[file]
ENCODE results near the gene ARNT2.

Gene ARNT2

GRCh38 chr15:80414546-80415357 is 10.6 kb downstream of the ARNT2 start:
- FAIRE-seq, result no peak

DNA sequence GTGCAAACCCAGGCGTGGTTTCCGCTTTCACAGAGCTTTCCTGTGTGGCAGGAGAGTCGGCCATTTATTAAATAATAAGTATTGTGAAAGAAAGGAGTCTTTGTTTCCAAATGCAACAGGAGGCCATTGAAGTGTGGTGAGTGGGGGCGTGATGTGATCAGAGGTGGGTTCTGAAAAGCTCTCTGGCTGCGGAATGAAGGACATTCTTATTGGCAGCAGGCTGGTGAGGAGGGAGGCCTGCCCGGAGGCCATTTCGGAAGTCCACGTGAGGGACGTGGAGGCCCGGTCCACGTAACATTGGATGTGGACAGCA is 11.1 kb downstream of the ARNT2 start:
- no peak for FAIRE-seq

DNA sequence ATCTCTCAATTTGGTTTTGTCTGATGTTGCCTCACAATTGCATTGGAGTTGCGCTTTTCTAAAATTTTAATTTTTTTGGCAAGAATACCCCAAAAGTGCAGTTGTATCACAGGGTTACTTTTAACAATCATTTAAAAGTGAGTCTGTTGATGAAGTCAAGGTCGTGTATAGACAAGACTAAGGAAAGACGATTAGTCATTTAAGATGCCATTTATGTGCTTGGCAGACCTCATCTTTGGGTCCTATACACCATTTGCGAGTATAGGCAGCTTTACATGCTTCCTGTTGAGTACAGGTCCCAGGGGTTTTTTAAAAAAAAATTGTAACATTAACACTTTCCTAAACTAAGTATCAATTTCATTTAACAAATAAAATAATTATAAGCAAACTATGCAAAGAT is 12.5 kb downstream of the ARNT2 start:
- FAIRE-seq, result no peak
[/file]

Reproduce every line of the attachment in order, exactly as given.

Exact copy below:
ENCODE results near the gene ARNT2.

Gene ARNT2

GRCh38 chr15:80414546-80415357 is 10.6 kb downstream of the ARNT2 start:
- FAIRE-seq, result no peak

DNA sequence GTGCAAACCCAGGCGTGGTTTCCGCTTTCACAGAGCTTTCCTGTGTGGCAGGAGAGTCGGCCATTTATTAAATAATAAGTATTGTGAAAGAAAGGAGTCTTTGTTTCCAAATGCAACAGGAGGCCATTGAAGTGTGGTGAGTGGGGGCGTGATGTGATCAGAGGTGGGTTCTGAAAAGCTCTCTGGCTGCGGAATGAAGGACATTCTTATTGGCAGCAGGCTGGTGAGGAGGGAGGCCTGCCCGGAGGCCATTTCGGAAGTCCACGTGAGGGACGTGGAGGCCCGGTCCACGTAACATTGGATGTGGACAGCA is 11.1 kb downstream of the ARNT2 start:
- no peak for FAIRE-seq

DNA sequence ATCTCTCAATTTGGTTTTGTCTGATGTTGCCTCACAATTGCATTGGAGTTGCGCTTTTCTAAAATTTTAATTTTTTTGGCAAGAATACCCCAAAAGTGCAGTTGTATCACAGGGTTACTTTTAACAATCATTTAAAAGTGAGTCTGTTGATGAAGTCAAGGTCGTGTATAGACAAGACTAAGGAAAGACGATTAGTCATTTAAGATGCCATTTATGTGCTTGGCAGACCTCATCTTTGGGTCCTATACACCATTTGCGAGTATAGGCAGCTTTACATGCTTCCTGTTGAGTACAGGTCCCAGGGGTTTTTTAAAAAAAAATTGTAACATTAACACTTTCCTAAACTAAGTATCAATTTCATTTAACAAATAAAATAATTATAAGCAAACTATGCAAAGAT is 12.5 kb downstream of the ARNT2 start:
- FAIRE-seq, result no peak